The redbuds are popping. Patios are packed. The winter-white plains give way to waving green grasses as the clouds skate to the ends of the sky, not to return until ’round about Halloween.
Spring is at hand in Oklahoma, and these are just a few of the signs. The gateway to a summer full of fun across the state yawns before you, lined with a collection of festivals and shindigs that are sure to satisfy both young and old.
From prairie chickens to Bigfoot, from jousting to chalk art, from vikings to world champion cow-chip flingers: Here are the best festivals and things to do in Oklahoma this April.
MUSKOGEE: Azalea Festival
The traffic near Honor Heights Park in Muskogee turns heinous as horticulture tourists come from far and wide to see 625 varieties of azaleas. They herald spring from high above the city, with an explosion of their delicate blossoms. More about the Azalea Festival
CHICKASHA: Montmartre Chalk Art Festival
Tip-toe your way through the Monmartre Chalk Art Festival at the oval at the University of Science and Arts in Chickasha, a festival modeled after the one in the land of croissants and the Eiffel Tower, where the chalk artists swap berets for cowboy hats. More about the Montmartre Chalk Art Festival
NORMAN: Medieval Faire
Not many would say that the words “medieval times” spring to mind when thinking back to the year 1977, but that’s the year jousting knights, juggling minstrels, mermaids, and human rooks emerged in Norman at the first Medeival Faire there. More about the Norman Medieval Faire
TULSA: Wanenmacher’s Tulsa Arms Show
Between celebrity guests; more than 4,000 tables of guns, knives, and swords filling 11 acres; and wrapping practically every gun enthusiast in the region around one of the largest clearspan buildings in the world—at something 40,000 attendees, it’s more visitors to the fairgrounds than any other two-day event—Joe Wanenmacher reckons he runs the largest firearms show in the world. More about the Tulsa Arms Show
WOODWARD: Lesser Prairie Chicken Festival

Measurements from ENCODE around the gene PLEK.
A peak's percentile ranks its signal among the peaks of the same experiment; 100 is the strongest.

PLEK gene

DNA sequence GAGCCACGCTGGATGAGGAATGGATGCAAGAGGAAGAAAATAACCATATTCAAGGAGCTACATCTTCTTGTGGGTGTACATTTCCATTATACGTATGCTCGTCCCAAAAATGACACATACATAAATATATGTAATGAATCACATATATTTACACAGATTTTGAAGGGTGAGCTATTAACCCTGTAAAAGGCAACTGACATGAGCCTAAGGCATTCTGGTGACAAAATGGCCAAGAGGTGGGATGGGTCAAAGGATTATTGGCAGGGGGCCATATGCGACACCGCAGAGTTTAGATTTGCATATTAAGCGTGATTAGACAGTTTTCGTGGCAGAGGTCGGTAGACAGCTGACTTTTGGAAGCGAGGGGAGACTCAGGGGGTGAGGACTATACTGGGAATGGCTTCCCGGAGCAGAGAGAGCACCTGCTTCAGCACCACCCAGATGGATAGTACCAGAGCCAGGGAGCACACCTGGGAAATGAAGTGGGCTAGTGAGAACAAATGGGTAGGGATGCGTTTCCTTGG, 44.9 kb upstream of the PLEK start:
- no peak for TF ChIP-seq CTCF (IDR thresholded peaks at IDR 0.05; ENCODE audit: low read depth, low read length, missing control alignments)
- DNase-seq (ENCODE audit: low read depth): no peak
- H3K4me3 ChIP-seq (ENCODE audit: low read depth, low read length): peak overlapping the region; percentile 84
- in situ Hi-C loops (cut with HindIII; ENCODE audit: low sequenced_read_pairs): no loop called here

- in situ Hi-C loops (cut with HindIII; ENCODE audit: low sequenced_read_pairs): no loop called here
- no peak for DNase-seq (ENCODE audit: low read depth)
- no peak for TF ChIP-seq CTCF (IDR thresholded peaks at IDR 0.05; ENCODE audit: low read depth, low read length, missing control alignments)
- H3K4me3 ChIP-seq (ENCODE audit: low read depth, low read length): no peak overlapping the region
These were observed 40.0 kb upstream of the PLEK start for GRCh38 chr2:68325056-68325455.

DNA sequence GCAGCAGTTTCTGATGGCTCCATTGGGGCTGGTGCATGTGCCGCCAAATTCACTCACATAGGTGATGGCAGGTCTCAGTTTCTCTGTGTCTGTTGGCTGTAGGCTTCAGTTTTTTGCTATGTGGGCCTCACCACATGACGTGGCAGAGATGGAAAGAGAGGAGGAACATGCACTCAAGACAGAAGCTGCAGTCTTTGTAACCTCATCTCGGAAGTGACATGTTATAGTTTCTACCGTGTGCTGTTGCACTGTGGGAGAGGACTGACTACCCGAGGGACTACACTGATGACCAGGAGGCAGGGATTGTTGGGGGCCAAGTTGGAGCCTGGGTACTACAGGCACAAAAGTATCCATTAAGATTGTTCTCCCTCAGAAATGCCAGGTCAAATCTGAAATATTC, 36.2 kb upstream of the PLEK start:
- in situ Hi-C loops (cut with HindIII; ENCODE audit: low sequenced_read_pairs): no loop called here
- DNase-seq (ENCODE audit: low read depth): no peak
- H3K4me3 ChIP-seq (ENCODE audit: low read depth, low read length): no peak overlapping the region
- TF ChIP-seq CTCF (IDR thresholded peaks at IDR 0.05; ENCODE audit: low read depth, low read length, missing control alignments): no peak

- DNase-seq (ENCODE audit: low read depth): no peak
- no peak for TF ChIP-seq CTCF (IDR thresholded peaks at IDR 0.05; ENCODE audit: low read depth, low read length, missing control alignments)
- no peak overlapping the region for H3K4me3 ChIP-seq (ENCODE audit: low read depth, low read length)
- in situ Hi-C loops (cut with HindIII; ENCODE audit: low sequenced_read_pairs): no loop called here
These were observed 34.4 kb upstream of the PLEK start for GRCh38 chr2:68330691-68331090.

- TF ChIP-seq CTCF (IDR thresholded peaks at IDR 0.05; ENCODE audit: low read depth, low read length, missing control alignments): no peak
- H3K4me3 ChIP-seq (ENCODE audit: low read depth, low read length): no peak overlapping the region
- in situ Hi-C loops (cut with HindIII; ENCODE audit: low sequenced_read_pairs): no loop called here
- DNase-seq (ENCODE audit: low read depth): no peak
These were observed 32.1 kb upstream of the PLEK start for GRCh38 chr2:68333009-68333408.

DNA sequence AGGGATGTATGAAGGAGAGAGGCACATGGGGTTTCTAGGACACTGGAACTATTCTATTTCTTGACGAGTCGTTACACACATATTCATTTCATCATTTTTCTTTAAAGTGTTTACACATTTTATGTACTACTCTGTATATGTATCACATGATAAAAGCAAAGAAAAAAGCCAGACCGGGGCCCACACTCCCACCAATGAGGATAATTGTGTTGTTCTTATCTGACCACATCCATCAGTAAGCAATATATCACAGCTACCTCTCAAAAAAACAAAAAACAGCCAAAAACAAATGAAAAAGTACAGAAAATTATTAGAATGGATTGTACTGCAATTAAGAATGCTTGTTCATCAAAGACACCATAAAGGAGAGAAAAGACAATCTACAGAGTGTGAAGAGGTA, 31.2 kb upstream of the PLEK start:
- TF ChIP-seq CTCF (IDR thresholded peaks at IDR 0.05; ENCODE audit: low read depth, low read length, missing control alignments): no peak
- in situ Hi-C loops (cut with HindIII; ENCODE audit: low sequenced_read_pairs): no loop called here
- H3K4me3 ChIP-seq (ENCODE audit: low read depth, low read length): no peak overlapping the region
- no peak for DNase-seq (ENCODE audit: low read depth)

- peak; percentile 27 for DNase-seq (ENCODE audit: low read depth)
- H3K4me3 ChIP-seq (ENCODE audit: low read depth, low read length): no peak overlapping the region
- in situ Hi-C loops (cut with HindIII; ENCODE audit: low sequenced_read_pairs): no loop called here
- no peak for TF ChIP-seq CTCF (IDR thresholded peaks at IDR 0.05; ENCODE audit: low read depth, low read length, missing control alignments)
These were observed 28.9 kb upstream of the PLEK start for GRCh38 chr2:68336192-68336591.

Lesser Prairie Chicken Festival participants get a close look at Tympanuchus pallidicinctus (pictured above), a grouse species that makes its home on the prairies. If you’re lucky, you’ll spot instances of what’s called lekking, a behavior known as grandstanding among us Homo sapiens, where the brilliantly colored birds spar and dance as a display of competitive mating. More about the Lesser Prairie Chicken Festival
Oklahoma’s former A&M college is the site of what many contend is the largest drag show in the Midwest, an event that has grown from a corner of the Student Union Ballroom into a day-long party that takes over campus, last year selling 950 seats. More about Dragonfly
CATOOSA: Easter Island Music Festival
The coming of spring—and, with it, the 2013 season of outdoor music festivals—is nothing to celebrate lightly. The Easter Island Music Festival offers the chance to make an entire weekend of it, serving up nearly three full days of camping, art, and music from around here. More about the Easter Island Music Festival
HONOBIA: Honobia Bigfoot Festival & Conference
The annual Bigfoot Festival & Conference in southeastern Oklahoma is part business, part backwoods bash. You’re welcome to enter your own work in the Bigfoot art show, and you’re expected to bring nothing but your best song to the Bigfoot Idol Music Contest. More about the Honobia Bigfoot Festival & Conference